#557 (above)…Construction debris on its way to a dumpster.
#558 (below)…$110 in groceries, sundries, and dog food.
#557 (above)…Construction debris on its way to a dumpster.
#558 (below)…$110 in groceries, sundries, and dog food.
On the bike (and in the trailer)…groceries, sundries, dog food, and a gym bag.
$230 (US) in groceries on a rainy rainy day.
On the bike…Slightly more than $120 in groceries.
I was shopping at a local grocery store yesterday. It’s not my favorite store but it is the closest to my house; this is mainly the reason I go there (but they do have good prices on produce). And one of the things I like about this store is that plastic grocery bags are not given to you; the cashier asks if you want any. This, I’m sure is not for environmental purposes, it’s for financial (they charge 10 cents a bag). Nonetheless, it keeps less people from using plastic bags and that’s ok with me. But that’s not what I’m getting at. As I paid my bill the cashier–seeing I didn’t have any bags with me–asked how many I would like. She looked at my rather full cart, then back at me, then says, “Are you just going to put all this stuff in your car loose like this?” Well, I tell her, no, not exactly…I’m on a bike. She smiled and looked as if waiting for the punch line, as if I told her a joke. To cut to the end of the story, she didn’t believe me. I told her that I’ve carried far more things than this on my bike(s), but she looked at me like I was a bit nuts (which I may be). I realize that me carrying this stuff is not all that special (likely many of you reading this do the same and carry much more than this by bike) but it is really something…the automatic response regarding cars and bikes in our culture (yes, I know I am generalizing). As I wheeled the cart away I actually heard her tell the cashier next to her that I am carrying all that stuff on a bike. I just smiled and pushed the squeaky cart towards the door…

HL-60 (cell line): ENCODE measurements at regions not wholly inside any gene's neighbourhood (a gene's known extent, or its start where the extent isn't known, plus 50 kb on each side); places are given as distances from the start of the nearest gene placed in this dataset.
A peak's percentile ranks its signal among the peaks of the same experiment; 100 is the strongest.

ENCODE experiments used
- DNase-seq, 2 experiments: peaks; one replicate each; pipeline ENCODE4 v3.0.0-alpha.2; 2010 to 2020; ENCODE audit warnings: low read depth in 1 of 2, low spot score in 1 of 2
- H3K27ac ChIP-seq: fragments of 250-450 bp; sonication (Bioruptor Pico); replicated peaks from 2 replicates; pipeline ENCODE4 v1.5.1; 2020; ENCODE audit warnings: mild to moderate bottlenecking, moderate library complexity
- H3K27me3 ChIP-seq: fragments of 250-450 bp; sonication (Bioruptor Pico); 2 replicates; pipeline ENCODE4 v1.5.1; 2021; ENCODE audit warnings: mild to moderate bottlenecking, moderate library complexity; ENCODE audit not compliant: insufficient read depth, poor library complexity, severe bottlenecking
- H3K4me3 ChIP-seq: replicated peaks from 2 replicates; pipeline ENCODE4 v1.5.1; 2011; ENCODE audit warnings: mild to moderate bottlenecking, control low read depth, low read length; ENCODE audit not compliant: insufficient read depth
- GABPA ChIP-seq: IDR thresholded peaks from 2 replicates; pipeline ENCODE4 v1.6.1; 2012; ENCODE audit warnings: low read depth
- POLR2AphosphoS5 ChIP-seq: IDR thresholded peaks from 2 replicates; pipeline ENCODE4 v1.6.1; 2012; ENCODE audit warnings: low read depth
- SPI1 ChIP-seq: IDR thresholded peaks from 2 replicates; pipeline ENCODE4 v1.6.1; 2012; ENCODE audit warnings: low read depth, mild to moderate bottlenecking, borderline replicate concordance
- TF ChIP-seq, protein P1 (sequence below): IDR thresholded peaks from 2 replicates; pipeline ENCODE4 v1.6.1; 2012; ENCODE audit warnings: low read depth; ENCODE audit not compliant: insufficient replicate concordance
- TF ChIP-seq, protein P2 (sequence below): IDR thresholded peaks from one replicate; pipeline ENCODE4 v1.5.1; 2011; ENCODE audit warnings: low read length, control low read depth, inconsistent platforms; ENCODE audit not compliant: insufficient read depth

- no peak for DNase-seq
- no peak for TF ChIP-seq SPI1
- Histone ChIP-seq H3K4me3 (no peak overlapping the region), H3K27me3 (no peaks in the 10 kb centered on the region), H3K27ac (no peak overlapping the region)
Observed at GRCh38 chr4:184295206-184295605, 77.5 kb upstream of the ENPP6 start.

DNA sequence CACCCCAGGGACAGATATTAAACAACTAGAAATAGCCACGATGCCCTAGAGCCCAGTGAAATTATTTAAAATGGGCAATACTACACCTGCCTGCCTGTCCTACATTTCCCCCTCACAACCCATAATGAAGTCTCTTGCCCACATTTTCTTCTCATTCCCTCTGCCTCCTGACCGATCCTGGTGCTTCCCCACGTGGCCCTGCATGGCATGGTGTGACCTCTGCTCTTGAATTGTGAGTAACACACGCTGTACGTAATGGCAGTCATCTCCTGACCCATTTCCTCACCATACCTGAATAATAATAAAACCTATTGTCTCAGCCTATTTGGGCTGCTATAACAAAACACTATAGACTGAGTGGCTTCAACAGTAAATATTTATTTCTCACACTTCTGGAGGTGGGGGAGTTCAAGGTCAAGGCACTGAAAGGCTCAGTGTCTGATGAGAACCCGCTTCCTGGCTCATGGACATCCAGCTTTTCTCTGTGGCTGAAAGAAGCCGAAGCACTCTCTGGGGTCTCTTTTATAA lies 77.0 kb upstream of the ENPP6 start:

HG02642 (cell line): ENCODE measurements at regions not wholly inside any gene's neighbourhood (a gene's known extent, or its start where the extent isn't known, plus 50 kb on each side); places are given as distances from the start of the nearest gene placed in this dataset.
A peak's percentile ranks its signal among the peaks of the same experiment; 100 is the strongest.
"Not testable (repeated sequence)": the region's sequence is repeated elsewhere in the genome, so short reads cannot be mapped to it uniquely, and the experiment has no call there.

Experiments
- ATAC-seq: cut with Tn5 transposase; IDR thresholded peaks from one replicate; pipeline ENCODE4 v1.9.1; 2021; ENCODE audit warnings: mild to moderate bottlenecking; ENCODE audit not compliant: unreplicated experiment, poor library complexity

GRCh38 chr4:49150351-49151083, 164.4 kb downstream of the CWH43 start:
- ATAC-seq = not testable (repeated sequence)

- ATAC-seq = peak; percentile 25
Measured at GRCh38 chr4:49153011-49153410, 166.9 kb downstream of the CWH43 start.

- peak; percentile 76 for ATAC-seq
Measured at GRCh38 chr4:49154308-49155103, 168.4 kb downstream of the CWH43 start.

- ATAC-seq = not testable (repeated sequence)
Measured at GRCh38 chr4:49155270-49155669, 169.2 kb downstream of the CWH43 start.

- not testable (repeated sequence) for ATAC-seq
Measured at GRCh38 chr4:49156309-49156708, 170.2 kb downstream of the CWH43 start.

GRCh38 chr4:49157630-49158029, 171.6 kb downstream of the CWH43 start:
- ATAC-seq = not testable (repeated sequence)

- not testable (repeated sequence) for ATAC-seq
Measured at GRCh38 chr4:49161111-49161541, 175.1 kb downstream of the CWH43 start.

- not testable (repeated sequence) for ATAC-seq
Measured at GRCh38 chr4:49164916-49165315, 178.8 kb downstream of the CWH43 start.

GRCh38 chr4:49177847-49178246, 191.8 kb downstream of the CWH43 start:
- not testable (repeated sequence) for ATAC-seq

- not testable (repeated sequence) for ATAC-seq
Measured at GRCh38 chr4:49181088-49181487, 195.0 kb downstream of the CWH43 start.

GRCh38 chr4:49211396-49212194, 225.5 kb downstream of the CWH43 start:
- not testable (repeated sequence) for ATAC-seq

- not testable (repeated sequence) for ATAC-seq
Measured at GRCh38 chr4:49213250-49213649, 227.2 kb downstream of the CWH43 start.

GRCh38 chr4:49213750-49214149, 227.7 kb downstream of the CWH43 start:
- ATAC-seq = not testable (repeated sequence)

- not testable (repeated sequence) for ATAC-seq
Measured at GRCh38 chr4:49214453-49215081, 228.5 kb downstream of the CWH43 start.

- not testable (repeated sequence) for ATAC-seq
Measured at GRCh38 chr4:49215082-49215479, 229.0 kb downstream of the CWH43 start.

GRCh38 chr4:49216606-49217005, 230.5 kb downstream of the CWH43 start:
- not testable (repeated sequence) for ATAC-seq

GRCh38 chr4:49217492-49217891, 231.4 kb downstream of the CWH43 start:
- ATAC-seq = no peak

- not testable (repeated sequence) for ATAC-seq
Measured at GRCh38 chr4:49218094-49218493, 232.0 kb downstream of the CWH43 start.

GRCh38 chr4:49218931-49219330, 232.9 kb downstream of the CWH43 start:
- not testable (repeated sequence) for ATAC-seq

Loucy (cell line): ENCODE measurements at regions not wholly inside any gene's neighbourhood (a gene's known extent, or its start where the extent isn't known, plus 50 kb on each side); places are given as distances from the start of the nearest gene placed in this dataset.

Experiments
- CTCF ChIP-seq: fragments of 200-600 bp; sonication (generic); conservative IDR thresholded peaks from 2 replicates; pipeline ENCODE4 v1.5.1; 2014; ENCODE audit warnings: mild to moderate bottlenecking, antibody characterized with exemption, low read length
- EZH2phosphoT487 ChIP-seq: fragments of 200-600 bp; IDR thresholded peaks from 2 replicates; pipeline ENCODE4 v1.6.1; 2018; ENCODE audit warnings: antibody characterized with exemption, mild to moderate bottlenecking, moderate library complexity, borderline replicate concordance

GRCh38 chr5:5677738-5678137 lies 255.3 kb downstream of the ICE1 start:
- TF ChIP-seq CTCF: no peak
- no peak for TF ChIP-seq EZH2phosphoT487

Well, this post should actually be titled “Things That Can be Pulled by a Bike” because nothing wa actually on the bike except me, everything was being pulled, and this is it…
About $40US in groceries, a gym bag full of wet clothes, three bottles of wine, and two slices of pizza.
Also, this past week marks one year of being entirely car-free 🙂 but more on this in a later post.
Various bread baking supplies and ingredients (including about 5lbs. of live starter which later exploded–literally!–in my refrigerator), and a 6qt. professional-grade mixer.
On the bike…nearly $170 in groceries.
The view in front of me…a big, big sky on a cold, cold winter’s day.
#402 (above)…a plastic bag containing an extra pair of dry pants which I changed into after arriving at church soaking wet from riding in the rain.
#403 (below)…A canvas bag containing wet gym clothes; a BikeRev trailer containing 3 liters of red wine and $62.57 worth of groceries.
#391 (below photo)…Two cardboard boxes on a Torker Cargo-T containing six large foil tins stuffed full of food leftovers (one of them leaking olive oil on the rear fender…which my pugs loved) on its way to a local food pantry.
(above photo) A nylon gym bag full of wet clothes, and a BikeRev trailer containing slightly more than $50 in groceries.
(below photo) I was on my way home this evening from the health club and grocery store and the weather was just perfect…not-too-hot, not-too-cool, brilliant sun, and not a cloud in the sky. After this past week of mostly rain and then humid weather this was truly welcome. I spent my day rushing around a hot kitchen and it felt really good to be out in the fresh air. In the below picture I was waiting at a traffic light. I was facing west and the sun hung low because it was mid-evening. The traffic light seemed especially long. So as I stood there straddling my bike I squinted through the sun and watched two planes travel through the sky (visible in the picture) knowing I will be on one in a couple weeks. The warmth of the sun was on my face and a slight breeze was to my back. I also thought, as I waited for the light to change, that I haven’t had a car in nearly two months and I’ve barely noticed it. At that moment there was nowhere else I wanted to be.
On and being pulled by the bike…$184.67 in groceries.